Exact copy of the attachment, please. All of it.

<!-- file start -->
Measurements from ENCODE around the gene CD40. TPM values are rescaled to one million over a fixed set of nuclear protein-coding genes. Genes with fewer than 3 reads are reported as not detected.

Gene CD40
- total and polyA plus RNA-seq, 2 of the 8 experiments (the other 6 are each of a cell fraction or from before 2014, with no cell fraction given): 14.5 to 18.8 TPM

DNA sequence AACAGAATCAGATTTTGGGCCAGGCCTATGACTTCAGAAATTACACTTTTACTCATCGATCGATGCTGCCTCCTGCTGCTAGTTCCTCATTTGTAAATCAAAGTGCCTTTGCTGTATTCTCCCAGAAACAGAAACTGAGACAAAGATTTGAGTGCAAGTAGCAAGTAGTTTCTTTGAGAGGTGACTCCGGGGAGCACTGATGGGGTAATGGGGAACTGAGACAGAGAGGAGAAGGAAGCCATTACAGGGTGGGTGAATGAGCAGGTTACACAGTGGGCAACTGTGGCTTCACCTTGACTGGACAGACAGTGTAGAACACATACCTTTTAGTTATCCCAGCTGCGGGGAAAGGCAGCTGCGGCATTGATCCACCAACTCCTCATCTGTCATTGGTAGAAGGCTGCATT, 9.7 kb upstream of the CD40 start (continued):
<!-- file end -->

Measurements from ENCODE around the gene CD40. TPM values are rescaled to one million over a fixed set of nuclear protein-coding genes. Genes with fewer than 3 reads are reported as not detected.

Gene CD40
- total and polyA plus RNA-seq, 2 of the 8 experiments (the other 6 are each of a cell fraction or from before 2014, with no cell fraction given): 14.5 to 18.8 TPM

DNA sequence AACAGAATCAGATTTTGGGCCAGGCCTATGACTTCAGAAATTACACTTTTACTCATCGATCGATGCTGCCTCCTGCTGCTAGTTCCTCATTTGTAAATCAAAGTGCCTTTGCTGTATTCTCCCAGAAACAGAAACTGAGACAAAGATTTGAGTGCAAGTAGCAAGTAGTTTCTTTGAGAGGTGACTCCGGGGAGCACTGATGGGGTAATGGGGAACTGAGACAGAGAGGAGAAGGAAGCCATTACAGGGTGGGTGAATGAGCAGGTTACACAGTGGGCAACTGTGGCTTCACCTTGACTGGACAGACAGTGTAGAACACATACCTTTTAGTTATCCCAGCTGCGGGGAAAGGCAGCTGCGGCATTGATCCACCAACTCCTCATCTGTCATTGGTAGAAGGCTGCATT, 9.7 kb upstream of the CD40 start (continued):